Eating fruits and vegetables is good-for-you nutritious. But did you know drinking them can be fun and delicious? To judge by restaurant menus, more and more people are imbibing fruit- or veggie-based nonalcoholic drinks, whether they're dining out or eating in.
Welcome to the expanding age of mocktails, where what's in the glass will set your head spinning with intricate layerings of flavor, pretty colors and inventive presentations. It's about freshness, quality, seasonality and creativity. But not alcohol.
"More people, either out of conviction or whatever, are choosing not to drink," said Tona Palomino, former bar manager for Wylie Dufresne's WD-50 restaurant in New York. "Bars are receptive to accommodating the requests. Chances are you're not going to get a cranberry and soda."
It's a spillover from the ongoing cocktail revolution across the country. And bartenders are dipping into their house-made syrups, bitters and other flavorings to answer the call.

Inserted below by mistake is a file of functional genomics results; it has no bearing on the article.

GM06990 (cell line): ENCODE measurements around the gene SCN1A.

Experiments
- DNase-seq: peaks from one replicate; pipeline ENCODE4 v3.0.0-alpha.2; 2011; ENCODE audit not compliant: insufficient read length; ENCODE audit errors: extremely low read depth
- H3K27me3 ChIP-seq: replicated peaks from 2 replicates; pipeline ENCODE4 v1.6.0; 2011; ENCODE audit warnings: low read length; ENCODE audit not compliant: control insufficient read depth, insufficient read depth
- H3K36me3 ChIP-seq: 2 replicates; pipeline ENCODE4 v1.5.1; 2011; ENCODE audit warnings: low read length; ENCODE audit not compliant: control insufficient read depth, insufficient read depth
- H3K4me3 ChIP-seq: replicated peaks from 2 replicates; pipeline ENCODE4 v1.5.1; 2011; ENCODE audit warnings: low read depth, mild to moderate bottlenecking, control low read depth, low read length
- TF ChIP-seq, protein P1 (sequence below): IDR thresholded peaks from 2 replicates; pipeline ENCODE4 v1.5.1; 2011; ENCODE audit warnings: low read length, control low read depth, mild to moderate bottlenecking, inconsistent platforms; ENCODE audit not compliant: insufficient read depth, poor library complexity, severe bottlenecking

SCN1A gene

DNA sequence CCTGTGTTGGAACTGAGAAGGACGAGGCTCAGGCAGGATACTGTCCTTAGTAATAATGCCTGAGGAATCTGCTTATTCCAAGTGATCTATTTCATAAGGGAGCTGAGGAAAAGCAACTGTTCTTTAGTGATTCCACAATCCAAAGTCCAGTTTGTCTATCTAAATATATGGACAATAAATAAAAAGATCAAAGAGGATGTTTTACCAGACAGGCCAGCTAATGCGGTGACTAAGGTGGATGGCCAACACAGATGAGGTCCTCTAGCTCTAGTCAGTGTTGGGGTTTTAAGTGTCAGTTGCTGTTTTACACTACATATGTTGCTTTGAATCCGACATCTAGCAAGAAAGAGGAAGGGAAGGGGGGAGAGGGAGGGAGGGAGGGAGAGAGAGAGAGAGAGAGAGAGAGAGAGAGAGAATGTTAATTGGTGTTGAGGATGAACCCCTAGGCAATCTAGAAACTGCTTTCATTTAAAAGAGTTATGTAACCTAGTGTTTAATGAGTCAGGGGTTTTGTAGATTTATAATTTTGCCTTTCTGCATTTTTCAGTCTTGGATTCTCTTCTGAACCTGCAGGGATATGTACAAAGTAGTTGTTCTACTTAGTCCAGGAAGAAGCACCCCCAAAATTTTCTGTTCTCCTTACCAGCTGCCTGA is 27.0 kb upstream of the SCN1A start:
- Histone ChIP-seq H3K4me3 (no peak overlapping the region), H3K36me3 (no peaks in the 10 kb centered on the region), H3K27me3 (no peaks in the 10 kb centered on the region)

"The idea has always been there's a magic elixir to make you feel better, whether it was made from sassafras or bathtub gin. That there's something that can make you feel better and do it without a hangover, all the better," said Clark Wolf, a food and drink trend spotter. "More people are saying: The alcohol is not working for me anymore. But they want great meals and great experiences at the table, and they see no reason to be denied."
Choice is key too.
Go into any supermarket, and the drinks aisle is stocked with bottles containing various blends of juices and tea, said Deborah Blum, co-owner of Starbelly, a San Francisco restaurant with a roster of nonalcoholic drinks.
"Restaurants are realizing people want alternatives and that they can be creative," she said.
Expect to see more seasonal nonalcoholic choices as well, Blum predicts. Right now, most are fruit-based, but she hopes to see more vegetable-based options.
Wolf also looks for more vegetable drinks, noting most of our popular soft drinks historically derived from roots, leaves or twigs - albeit with some amount of sugar involved. He also thinks the increasing patronage of farmers markets and a growing awareness of what fresh really tastes like will play a role.
"Americans like to play with their food," he says. "And if it comes in a tall, frosty glass that's OK."